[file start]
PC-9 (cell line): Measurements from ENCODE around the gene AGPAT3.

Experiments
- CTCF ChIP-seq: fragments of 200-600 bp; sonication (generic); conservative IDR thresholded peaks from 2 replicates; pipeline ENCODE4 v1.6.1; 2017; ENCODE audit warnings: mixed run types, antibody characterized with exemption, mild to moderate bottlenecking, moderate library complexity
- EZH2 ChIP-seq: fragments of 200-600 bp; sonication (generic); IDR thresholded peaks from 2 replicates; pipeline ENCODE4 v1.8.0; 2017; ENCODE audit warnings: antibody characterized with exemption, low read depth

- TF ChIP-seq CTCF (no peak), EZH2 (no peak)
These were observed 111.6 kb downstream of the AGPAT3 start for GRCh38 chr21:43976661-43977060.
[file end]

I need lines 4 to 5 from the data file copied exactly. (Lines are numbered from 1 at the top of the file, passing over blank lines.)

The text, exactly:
- EZH2 ChIP-seq: fragments of 200-600 bp; sonication (generic); IDR thresholded peaks from 2 replicates; pipeline ENCODE4 v1.8.0; 2017; ENCODE audit warnings: antibody characterized with exemption, low read depth

- TF ChIP-seq CTCF (no peak), EZH2 (no peak)